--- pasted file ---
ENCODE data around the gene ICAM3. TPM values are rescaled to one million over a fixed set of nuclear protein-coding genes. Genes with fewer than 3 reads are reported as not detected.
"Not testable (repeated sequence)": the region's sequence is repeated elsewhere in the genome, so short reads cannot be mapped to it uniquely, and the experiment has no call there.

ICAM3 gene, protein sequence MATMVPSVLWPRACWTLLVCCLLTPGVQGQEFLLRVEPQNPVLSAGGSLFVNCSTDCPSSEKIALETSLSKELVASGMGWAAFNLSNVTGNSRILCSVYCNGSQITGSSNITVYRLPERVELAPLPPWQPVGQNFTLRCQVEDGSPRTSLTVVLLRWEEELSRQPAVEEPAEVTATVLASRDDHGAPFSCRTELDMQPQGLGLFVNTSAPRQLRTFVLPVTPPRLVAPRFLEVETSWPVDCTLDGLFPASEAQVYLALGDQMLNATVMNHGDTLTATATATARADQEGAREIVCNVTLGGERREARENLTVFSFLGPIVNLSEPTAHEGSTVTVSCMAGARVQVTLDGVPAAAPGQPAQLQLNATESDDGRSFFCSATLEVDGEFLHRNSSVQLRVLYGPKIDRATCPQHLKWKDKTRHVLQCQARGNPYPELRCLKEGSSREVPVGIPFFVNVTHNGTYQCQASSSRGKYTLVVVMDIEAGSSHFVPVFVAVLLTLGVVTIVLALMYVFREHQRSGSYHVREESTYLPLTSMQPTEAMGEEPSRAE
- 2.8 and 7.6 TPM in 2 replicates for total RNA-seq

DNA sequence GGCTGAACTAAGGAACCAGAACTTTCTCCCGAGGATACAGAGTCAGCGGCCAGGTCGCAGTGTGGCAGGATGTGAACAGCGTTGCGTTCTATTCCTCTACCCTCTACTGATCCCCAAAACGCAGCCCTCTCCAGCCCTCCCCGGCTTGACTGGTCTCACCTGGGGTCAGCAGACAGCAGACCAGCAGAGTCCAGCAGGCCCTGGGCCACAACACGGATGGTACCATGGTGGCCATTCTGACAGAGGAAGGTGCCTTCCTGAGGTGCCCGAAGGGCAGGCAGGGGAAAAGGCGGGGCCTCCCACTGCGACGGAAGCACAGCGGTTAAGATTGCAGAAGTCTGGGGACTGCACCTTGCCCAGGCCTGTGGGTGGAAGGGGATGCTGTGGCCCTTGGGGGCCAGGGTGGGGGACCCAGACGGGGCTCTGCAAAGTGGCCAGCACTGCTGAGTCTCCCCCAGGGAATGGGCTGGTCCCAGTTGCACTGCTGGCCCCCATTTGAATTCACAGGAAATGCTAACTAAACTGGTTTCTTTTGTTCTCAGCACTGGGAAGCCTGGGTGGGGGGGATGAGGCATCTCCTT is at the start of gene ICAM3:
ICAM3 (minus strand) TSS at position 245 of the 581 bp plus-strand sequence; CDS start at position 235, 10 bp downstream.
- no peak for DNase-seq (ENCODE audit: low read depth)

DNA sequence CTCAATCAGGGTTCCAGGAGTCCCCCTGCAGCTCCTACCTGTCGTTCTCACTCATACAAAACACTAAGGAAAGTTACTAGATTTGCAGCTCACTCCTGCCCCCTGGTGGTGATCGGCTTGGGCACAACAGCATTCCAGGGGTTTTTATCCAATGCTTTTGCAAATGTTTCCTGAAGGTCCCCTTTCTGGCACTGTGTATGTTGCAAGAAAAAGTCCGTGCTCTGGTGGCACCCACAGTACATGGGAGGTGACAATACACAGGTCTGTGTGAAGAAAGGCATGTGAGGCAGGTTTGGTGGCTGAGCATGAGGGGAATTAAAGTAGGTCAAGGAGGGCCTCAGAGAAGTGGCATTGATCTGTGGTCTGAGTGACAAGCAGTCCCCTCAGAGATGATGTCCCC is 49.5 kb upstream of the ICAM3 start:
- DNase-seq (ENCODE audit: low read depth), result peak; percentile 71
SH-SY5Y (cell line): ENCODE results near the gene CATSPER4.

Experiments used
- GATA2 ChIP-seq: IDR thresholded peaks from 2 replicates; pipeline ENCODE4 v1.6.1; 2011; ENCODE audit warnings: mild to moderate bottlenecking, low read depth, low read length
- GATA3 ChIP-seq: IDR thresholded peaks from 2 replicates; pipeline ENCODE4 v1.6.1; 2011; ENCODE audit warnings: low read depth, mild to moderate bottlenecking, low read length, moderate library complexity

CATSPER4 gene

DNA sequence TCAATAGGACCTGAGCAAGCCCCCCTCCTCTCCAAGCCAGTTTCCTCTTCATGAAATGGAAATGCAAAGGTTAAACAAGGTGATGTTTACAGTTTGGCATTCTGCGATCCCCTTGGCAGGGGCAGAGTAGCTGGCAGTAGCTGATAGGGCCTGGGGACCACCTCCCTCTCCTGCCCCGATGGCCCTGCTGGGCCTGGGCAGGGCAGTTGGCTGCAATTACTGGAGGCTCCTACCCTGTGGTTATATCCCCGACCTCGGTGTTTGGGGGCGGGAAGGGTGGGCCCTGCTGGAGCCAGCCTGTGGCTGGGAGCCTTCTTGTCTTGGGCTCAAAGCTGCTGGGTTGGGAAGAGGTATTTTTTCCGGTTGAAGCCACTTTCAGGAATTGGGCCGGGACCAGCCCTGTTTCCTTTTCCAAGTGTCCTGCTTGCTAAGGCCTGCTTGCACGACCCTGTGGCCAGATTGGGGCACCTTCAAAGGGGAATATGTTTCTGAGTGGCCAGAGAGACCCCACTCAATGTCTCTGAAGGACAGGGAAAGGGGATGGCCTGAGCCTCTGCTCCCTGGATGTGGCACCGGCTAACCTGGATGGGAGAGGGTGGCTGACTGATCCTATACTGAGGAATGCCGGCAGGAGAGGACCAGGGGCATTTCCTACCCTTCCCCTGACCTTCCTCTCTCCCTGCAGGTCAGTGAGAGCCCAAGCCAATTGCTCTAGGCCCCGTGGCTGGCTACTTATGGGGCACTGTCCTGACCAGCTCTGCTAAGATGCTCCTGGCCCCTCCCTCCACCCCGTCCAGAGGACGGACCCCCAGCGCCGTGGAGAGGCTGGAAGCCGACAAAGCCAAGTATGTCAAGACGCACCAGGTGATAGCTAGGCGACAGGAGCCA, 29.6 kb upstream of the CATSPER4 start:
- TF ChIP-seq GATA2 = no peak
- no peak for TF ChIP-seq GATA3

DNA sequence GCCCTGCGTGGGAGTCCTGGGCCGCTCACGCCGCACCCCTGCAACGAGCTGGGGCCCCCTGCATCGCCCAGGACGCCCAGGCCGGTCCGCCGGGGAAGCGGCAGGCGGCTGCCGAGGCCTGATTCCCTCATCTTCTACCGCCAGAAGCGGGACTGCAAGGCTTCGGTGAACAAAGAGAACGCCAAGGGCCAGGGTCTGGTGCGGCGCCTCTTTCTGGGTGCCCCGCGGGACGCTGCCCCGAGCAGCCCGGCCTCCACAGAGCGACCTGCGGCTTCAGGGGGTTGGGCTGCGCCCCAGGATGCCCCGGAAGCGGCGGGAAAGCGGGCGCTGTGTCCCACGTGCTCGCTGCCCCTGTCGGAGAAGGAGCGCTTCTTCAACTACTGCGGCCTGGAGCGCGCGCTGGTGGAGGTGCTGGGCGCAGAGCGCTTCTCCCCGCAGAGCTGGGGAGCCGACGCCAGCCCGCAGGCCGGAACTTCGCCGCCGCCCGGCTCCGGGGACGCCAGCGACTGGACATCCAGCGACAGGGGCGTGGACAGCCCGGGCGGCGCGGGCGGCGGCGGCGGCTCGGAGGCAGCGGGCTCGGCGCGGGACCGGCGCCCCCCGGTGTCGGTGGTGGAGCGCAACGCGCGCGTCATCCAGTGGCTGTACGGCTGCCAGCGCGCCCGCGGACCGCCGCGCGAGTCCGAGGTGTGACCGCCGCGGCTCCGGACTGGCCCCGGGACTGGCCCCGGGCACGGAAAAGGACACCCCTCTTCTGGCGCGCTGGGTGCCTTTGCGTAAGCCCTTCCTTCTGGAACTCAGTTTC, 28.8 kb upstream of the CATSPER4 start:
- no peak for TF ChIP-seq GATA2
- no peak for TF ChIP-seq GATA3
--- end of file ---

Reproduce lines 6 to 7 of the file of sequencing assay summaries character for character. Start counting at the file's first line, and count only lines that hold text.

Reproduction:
ICAM3 (minus strand) TSS at position 245 of the 581 bp plus-strand sequence; CDS start at position 235, 10 bp downstream.
- no peak for DNase-seq (ENCODE audit: low read depth)